A game for 2 people. Use your skills of addition, subtraction, multiplication and division to blast the asteroids.
Try out this number trick. What happens with different starting numbers? What do you notice?
The Scot, John Napier, invented these strips about 400 years ago to help calculate multiplication and division. Can you work out how to use Napier's bones to find the answer to these multiplications?
Mrs Morgan, the class's teacher, pinned numbers onto the backs of three children. Use the information to find out what the three numbers were.
This problem is based on the story of the Pied Piper of Hamelin. Investigate the different numbers of people and rats there could have been if you know how many legs there are altogether!
Where can you draw a line on a clock face so that the numbers on both sides have the same total?
Winifred Wytsh bought a box each of jelly babies, milk jelly bears, yellow jelly bees and jelly belly beans. In how many different ways could she make a jolly jelly feast with 32 legs?
You have 5 darts and your target score is 44. How many different ways could you score 44?
What is happening at each box in these machines?
There is a clock-face where the numbers have become all mixed up. Can you find out where all the numbers have got to from these ten statements?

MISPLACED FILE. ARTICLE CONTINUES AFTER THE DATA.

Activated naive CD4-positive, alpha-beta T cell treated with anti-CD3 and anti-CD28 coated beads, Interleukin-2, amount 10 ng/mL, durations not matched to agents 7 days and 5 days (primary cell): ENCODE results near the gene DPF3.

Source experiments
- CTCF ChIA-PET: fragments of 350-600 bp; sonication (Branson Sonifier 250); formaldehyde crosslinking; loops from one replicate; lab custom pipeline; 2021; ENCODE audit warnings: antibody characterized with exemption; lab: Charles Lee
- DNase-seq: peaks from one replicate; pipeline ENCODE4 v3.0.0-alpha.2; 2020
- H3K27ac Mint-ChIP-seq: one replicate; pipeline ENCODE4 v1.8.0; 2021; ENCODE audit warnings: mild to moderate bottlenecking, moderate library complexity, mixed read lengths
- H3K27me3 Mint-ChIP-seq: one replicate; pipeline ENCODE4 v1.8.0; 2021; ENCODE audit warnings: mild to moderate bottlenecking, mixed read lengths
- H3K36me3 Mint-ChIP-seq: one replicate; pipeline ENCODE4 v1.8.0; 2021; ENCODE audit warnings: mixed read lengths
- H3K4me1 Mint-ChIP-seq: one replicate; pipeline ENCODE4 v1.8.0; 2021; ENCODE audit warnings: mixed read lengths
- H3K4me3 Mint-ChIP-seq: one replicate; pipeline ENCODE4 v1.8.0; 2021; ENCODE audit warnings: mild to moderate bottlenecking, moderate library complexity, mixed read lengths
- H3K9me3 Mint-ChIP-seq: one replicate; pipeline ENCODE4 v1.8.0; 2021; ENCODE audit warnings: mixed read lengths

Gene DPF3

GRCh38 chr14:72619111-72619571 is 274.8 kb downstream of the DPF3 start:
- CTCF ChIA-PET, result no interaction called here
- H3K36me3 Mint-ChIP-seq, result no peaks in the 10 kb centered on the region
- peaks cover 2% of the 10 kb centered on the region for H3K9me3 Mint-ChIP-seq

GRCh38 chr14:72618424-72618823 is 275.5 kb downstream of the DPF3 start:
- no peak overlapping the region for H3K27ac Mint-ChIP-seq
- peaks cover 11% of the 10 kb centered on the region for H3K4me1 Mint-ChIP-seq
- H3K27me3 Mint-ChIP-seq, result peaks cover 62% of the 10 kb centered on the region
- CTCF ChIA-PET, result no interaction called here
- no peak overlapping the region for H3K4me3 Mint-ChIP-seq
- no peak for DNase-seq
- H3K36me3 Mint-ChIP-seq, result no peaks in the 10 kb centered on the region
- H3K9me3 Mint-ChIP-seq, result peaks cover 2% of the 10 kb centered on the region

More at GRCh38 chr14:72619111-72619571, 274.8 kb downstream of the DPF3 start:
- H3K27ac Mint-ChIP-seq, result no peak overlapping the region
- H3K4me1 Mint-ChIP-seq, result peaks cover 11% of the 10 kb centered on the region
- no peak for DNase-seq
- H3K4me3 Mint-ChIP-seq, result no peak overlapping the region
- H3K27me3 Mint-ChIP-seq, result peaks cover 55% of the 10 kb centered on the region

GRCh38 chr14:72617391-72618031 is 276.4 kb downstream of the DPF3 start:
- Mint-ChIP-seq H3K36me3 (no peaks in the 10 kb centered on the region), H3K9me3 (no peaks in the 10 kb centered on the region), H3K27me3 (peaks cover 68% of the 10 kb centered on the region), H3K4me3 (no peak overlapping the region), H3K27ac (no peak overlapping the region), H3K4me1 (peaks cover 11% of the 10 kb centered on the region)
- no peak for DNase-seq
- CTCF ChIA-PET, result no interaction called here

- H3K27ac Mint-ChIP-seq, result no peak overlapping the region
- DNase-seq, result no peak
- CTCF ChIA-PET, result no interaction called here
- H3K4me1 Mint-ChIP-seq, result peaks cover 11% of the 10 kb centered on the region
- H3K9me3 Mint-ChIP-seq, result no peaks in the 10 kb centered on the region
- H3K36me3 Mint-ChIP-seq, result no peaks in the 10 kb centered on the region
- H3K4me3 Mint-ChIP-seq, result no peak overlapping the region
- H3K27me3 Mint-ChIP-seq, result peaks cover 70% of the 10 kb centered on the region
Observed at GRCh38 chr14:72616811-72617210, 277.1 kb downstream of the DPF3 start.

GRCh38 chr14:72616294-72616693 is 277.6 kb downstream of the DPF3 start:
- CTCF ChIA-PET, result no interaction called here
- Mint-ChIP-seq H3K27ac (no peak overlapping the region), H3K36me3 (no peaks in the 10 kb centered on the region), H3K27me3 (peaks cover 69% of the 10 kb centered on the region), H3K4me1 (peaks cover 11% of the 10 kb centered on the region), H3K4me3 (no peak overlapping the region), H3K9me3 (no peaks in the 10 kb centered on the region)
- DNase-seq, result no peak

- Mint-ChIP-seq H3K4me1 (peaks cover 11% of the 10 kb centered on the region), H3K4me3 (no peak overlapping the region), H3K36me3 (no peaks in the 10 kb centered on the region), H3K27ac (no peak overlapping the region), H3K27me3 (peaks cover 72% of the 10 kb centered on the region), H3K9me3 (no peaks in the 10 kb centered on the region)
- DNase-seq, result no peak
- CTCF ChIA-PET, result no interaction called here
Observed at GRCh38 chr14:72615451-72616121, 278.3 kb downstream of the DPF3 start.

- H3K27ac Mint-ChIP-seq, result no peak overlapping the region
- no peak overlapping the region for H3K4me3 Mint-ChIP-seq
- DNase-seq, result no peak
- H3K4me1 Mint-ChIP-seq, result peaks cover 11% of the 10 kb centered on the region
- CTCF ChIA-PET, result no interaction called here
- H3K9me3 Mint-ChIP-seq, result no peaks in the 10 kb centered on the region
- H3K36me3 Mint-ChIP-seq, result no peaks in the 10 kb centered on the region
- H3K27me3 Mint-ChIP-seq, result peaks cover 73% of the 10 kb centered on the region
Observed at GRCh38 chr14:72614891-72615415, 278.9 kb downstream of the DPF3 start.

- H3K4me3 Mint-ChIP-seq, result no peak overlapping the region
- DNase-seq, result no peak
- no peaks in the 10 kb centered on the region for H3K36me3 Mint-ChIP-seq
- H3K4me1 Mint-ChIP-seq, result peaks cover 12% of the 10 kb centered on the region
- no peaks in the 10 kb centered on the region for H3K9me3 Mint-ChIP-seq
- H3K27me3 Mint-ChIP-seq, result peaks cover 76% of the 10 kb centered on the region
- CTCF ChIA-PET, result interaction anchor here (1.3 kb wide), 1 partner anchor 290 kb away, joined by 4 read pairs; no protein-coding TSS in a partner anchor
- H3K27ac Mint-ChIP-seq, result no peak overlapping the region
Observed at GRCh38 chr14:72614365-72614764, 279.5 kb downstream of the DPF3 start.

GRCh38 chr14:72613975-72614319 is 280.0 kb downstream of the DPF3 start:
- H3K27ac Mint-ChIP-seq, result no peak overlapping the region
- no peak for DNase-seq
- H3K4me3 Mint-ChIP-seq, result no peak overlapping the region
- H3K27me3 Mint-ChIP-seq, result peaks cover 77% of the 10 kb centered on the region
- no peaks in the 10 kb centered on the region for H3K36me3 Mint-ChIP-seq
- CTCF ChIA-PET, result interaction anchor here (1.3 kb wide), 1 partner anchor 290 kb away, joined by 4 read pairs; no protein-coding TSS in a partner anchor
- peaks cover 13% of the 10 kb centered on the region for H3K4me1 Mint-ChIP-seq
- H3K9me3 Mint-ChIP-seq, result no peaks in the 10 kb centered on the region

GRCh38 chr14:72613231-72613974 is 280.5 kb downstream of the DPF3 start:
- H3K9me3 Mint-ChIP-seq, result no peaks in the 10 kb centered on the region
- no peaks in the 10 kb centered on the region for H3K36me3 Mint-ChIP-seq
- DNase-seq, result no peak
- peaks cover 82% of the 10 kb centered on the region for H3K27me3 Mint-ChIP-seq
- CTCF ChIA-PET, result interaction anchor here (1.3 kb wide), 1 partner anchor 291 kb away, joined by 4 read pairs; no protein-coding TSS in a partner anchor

Can you substitute numbers for the letters in these sums?
Can you score 100 by throwing rings on this board? Is there more than way to do it?
How could you put eight beanbags in the hoops so that there are four in the blue hoop, five in the red and six in the yellow? Can you find all the ways of doing this?
On the planet Vuv there are two sorts of creatures. The Zios have 3 legs and the Zepts have 7 legs. The great planetary explorer Nico counted 52 legs. How many Zios and how many Zepts were there?
Cassandra, David and Lachlan are brothers and sisters. They range in age between 1 year and 14 years. Can you figure out their exact ages from the clues?
In your bank, you have three types of coins. The number of spots shows how much they are worth. Can you choose coins to exchange with the groups given to make the same total?
These sixteen children are standing in four lines of four, one behind the other. They are each holding a card with a number on it. Can you work out the missing numbers?
Zumf makes spectacles for the residents of the planet Zargon, who have either 3 eyes or 4 eyes. How many lenses will Zumf need to make all the different orders for 9 families?
If the answer's 2010, what could the question be?
This task follows on from Build it Up and takes the ideas into three dimensions!
In this article for primary teachers, Lynne McClure outlines what is meant by fluency in the context of number and explains how our selection of NRICH tasks can help.
This article for primary teachers encourages exploration of two fundamental ideas, exchange and 'unitising', which will help children become more fluent when calculating.
These games devised by Jenni Way use dot cards which will help children see the structure of numbers 1-6 and give them confidence as they begin to add and subtract these numbers.